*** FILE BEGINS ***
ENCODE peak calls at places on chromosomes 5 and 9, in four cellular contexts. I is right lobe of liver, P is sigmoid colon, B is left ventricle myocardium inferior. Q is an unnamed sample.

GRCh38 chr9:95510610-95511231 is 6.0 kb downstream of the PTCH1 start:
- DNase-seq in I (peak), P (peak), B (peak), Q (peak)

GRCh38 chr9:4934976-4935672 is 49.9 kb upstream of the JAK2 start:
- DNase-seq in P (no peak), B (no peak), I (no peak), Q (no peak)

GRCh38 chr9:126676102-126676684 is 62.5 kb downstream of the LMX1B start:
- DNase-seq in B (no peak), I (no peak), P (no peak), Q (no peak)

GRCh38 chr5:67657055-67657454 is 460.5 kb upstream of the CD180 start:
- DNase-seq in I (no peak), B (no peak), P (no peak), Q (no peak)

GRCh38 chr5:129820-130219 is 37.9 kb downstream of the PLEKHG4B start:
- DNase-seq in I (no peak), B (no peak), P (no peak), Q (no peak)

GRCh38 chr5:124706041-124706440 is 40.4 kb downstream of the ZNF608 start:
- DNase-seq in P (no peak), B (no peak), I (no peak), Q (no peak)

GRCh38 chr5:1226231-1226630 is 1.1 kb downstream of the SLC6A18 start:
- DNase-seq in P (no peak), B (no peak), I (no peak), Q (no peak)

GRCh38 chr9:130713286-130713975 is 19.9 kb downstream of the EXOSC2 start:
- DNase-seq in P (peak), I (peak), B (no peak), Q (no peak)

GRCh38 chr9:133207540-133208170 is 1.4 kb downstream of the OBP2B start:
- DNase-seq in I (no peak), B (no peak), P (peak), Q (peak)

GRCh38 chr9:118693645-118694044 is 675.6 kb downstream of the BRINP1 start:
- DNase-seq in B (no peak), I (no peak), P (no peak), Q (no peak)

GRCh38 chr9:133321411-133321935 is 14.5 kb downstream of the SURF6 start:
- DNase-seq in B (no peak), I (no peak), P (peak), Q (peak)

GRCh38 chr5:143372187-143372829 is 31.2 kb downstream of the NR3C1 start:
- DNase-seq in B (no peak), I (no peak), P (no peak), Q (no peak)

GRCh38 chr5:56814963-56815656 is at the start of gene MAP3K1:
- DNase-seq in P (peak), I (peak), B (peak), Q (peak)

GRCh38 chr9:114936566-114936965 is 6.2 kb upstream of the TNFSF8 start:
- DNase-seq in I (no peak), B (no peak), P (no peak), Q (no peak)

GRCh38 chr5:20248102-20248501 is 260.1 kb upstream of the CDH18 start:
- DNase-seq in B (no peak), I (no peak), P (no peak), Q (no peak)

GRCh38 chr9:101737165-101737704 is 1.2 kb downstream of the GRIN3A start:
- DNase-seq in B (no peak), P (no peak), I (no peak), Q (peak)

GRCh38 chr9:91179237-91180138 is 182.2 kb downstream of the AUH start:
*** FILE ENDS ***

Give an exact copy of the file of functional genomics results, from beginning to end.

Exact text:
ENCODE peak calls at places on chromosomes 5 and 9, in four cellular contexts. I is right lobe of liver, P is sigmoid colon, B is left ventricle myocardium inferior. Q is an unnamed sample.

GRCh38 chr9:95510610-95511231 is 6.0 kb downstream of the PTCH1 start:
- DNase-seq in I (peak), P (peak), B (peak), Q (peak)

GRCh38 chr9:4934976-4935672 is 49.9 kb upstream of the JAK2 start:
- DNase-seq in P (no peak), B (no peak), I (no peak), Q (no peak)

GRCh38 chr9:126676102-126676684 is 62.5 kb downstream of the LMX1B start:
- DNase-seq in B (no peak), I (no peak), P (no peak), Q (no peak)

GRCh38 chr5:67657055-67657454 is 460.5 kb upstream of the CD180 start:
- DNase-seq in I (no peak), B (no peak), P (no peak), Q (no peak)

GRCh38 chr5:129820-130219 is 37.9 kb downstream of the PLEKHG4B start:
- DNase-seq in I (no peak), B (no peak), P (no peak), Q (no peak)

GRCh38 chr5:124706041-124706440 is 40.4 kb downstream of the ZNF608 start:
- DNase-seq in P (no peak), B (no peak), I (no peak), Q (no peak)

GRCh38 chr5:1226231-1226630 is 1.1 kb downstream of the SLC6A18 start:
- DNase-seq in P (no peak), B (no peak), I (no peak), Q (no peak)

GRCh38 chr9:130713286-130713975 is 19.9 kb downstream of the EXOSC2 start:
- DNase-seq in P (peak), I (peak), B (no peak), Q (no peak)

GRCh38 chr9:133207540-133208170 is 1.4 kb downstream of the OBP2B start:
- DNase-seq in I (no peak), B (no peak), P (peak), Q (peak)

GRCh38 chr9:118693645-118694044 is 675.6 kb downstream of the BRINP1 start:
- DNase-seq in B (no peak), I (no peak), P (no peak), Q (no peak)

GRCh38 chr9:133321411-133321935 is 14.5 kb downstream of the SURF6 start:
- DNase-seq in B (no peak), I (no peak), P (peak), Q (peak)

GRCh38 chr5:143372187-143372829 is 31.2 kb downstream of the NR3C1 start:
- DNase-seq in B (no peak), I (no peak), P (no peak), Q (no peak)

GRCh38 chr5:56814963-56815656 is at the start of gene MAP3K1:
- DNase-seq in P (peak), I (peak), B (peak), Q (peak)

GRCh38 chr9:114936566-114936965 is 6.2 kb upstream of the TNFSF8 start:
- DNase-seq in I (no peak), B (no peak), P (no peak), Q (no peak)

GRCh38 chr5:20248102-20248501 is 260.1 kb upstream of the CDH18 start:
- DNase-seq in B (no peak), I (no peak), P (no peak), Q (no peak)

GRCh38 chr9:101737165-101737704 is 1.2 kb downstream of the GRIN3A start:
- DNase-seq in B (no peak), P (no peak), I (no peak), Q (peak)

GRCh38 chr9:91179237-91180138 is 182.2 kb downstream of the AUH start: